The Award Winning News Publication of Mercy College

The Impact

The Award Winning News Publication of Mercy College

The Impact

The Award Winning News Publication of Mercy College

The Impact

Revisiting Vietnam: The Haunted Paradise

After a 20 year battle which ravaged the land and took millions of lives, Vietnam is now a top tourist attraction for nearly a half million American adventure seekers. The Impact’s Managing Editor sought the wondrous sights of Vietnam to the confusion of a close friend, who has tried to forget the sounds of the jungles for the past 40 years


By Jessi Rucker

Managing Editor

The first few days in Ho Chi Minh, my friends and I explored the ancient city under the torrid sun, eating the spiciest and wildest food we could find. The restaurant seating was almost always outdoors and the chairs were like that of a child’s playroom- colorful, plastic and miniature. The Vietnamese were overwhelmingly friendly and often in awe of seeing five seemingly huge Americans.

As I strolled the busy streets buzzing with motorbikes, many of the Vietnamese men would innocuously stare, presumably at my blonde hair and tattoos, which were clearly foreign. I felt like a celebrity but less graceful, as I excitedly grinned and waved.  Little kids would approach us travelers wide-eyed and puzzled, stopping just short of our pale legs to give us an extensive evaluation.  One beaming mother lifted her infant up towards me, motioning to take a picture of her ear-pierced daughter dressed in bright polka dots.

Very few restaurants or stores appeared to have any semblance of a door, just an open wall like a garage or a dollhouse. They were family-run businesses expressed by their genuine interest in our patronage.  It was quite unlike the indifferent disposition of the average American department store clerk or deli worker.  Although the U.S. had a presence in the country for more than two decades, I had yet to find much of a trace.


It isn’t uncommon for boys to count down the days until Christmas, the last day of school or a new movie release, but in the 1960s and 70s, there was a different reason for marking days off of a calendar for young Americans.  They called it being “short,” or how many days left before the drafted had to serve their mandatory one year tour of duty completed in Vietnam.

“After my first thirty or forty days of being there, I stood at a memorial service of a soldier that was killed.  Then, flash forward to ten months later- I’m standing again at a memorial service for another soldier,” Sgt. John Thomas accounts.   “I thought to myself- ‘Wow, I’m still here.’”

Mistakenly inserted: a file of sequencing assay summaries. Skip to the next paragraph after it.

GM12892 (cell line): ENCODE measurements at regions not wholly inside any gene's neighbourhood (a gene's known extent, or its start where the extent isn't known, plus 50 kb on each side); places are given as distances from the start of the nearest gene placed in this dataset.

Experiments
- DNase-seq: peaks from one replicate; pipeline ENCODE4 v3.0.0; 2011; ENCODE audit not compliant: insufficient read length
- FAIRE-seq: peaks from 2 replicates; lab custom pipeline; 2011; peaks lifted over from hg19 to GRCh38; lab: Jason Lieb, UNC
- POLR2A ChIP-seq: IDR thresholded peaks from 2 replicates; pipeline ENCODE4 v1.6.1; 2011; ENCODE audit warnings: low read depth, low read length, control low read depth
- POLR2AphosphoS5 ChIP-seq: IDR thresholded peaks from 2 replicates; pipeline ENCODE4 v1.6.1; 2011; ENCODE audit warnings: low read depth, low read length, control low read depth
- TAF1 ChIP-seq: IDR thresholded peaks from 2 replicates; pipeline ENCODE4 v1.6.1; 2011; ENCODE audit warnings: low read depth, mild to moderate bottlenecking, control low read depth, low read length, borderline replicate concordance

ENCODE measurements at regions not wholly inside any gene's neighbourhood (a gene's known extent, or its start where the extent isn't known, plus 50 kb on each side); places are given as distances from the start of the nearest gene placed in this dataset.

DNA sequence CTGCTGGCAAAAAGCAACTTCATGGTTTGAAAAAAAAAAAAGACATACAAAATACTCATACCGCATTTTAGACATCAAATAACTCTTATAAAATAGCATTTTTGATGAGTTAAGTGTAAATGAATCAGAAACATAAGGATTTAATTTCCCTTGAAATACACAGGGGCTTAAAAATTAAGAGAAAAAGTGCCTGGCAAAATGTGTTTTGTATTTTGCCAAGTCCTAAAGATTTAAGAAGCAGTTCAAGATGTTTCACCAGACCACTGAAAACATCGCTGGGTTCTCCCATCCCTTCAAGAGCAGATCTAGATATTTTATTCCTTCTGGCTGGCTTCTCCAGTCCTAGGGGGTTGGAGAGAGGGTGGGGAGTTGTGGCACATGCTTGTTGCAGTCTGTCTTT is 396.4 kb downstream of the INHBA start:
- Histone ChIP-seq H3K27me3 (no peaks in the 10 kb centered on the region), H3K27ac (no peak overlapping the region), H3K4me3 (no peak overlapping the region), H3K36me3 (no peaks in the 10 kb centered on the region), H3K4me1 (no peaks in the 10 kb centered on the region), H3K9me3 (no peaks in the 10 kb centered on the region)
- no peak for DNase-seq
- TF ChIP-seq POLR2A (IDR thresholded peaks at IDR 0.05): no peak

As the prayer was being read, John made his own dire plea.

“I just prayed I’d make it out alive.  Back to… ‘the world’, as we called it.”

Vietnamese tourism has risen by 286 percent in the past ten years generating 3 billion dollars in annual revenue, according to the General Statistics Office of Vietnam.  With beautiful landscapes and the US dollar stretching a long way Southeast Asia has been a booming travel destination.  As many as 400,000 Americans are expected to visit Vietnam this year, according to the Vietnam National Administration of Tourism.


Just blocks away from where a young John opened up his fateful draft letter 42 years ago, I packed up my rucksack to explore Southeast Asia and fulfilling part of my goal — to see the world.

After two subway rides, two flights, a cab and 25 hours of travel, I finally arrived in Ho Chi Minh from New York City.

After freshening up at the hotel, my friends and I sought out Tink, our new pal at the front desk, at how to get to some of the bars we had read about in our guidebooks.  He had a petite frame, red wire-rim glasses and an adorable femininity about him.

“You going out now?” Tink asked surprised while looking questionably at his watch then back up at us.  It was after ten.

“No good. No good to take your bag.  Motorbike might take it,” he said acting out a predatorial purse snatching.

We honored Tink’s advice and left our purses and all but one camera bag back in the hotel room and followed the arrows he had marked on our free hotel map.  It was late, dark and desolate and when motorbikes whizzed by I was glad I didn’t have to clench on to my bag from the new fear that our little Tink had instilled in us.


John is from the neighborhood.  You can tell from his thick East Village accent, popularity and if you’re new to the bar he frequents- he will proudly tell you so.

“Are my mountains blue?” he asks me every time I bring him a Coors Light, referring to the cold activated label.  He has a hard personality but a gentle heart.

John drinks at my bar with me at least once a week and has for the last three years.  Being a Vietnam veteran does not define him, but it has had quite an effect on him.  He can easily be agitated, impatient or brutally honest.  But I’ve learned to keep the juke box down, wait until his beer is completely finished before offering up a new one and shower him with attention.

John makes sure to make his way through the bar saying his hellos and cracking jokes.  He greets the ladies with a deep sing-songy, “How you do?” that often makes them giggle and blush.  He plays the life of the party, singing Frank Sinatra over the jukebox and tells tales of his days as a Golden Glove boxer before he went to Vietnam.